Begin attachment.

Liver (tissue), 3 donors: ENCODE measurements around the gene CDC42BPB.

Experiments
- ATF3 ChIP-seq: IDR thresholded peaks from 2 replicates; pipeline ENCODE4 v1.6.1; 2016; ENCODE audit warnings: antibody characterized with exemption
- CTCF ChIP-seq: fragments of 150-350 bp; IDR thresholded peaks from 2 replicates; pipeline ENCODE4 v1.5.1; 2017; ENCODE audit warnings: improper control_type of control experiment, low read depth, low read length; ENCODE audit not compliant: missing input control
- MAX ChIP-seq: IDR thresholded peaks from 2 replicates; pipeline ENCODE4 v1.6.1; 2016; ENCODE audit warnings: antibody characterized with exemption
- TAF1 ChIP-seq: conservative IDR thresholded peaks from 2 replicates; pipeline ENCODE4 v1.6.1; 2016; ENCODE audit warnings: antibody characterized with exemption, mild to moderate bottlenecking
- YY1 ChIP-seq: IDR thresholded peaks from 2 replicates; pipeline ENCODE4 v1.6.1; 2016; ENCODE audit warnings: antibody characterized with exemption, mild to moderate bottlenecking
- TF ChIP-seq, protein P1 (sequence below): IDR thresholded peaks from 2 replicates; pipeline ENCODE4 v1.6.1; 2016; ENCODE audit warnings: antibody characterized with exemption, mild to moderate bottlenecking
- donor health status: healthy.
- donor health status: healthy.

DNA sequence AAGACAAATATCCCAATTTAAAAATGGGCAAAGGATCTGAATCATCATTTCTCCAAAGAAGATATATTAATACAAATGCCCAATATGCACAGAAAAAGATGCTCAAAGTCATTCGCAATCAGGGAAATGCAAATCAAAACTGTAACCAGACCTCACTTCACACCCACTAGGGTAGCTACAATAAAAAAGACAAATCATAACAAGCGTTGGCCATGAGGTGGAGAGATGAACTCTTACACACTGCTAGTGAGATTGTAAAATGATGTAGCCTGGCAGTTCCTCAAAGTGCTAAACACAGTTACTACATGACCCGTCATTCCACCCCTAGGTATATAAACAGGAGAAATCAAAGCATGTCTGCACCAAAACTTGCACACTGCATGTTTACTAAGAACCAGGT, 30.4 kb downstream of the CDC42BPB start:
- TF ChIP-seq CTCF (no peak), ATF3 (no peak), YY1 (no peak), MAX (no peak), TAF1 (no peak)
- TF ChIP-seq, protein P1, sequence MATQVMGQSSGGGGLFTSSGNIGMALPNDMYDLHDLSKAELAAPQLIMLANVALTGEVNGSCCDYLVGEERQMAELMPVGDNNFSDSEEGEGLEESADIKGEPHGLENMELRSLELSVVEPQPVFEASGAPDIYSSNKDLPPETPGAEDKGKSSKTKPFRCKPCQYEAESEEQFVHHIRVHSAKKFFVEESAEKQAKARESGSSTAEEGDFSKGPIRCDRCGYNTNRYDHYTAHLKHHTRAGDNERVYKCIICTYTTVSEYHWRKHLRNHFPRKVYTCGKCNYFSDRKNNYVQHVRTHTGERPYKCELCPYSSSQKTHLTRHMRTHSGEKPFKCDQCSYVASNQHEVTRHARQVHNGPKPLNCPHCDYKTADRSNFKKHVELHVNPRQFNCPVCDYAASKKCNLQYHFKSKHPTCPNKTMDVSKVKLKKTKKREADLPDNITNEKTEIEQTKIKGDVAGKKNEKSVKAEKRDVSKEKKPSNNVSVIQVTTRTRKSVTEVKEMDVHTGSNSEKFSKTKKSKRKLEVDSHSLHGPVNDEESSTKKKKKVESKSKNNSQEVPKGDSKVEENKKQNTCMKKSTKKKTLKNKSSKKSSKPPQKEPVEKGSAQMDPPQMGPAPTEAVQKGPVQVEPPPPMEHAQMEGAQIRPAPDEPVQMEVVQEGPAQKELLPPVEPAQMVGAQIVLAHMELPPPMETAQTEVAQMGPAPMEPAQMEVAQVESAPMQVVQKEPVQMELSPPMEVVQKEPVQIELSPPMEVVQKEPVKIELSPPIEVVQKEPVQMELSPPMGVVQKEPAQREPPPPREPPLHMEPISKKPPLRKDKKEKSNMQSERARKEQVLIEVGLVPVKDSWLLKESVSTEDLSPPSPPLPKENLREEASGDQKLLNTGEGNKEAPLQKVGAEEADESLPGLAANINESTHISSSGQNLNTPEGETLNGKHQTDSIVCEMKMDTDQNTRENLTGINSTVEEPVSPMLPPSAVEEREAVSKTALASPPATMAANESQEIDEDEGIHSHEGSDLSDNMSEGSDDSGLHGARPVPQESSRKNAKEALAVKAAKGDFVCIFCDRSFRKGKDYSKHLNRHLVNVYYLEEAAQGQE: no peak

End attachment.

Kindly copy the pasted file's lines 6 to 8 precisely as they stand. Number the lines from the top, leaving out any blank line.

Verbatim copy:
- TAF1 ChIP-seq: conservative IDR thresholded peaks from 2 replicates; pipeline ENCODE4 v1.6.1; 2016; ENCODE audit warnings: antibody characterized with exemption, mild to moderate bottlenecking
- YY1 ChIP-seq: IDR thresholded peaks from 2 replicates; pipeline ENCODE4 v1.6.1; 2016; ENCODE audit warnings: antibody characterized with exemption, mild to moderate bottlenecking
- TF ChIP-seq, protein P1 (sequence below): IDR thresholded peaks from 2 replicates; pipeline ENCODE4 v1.6.1; 2016; ENCODE audit warnings: antibody characterized with exemption, mild to moderate bottlenecking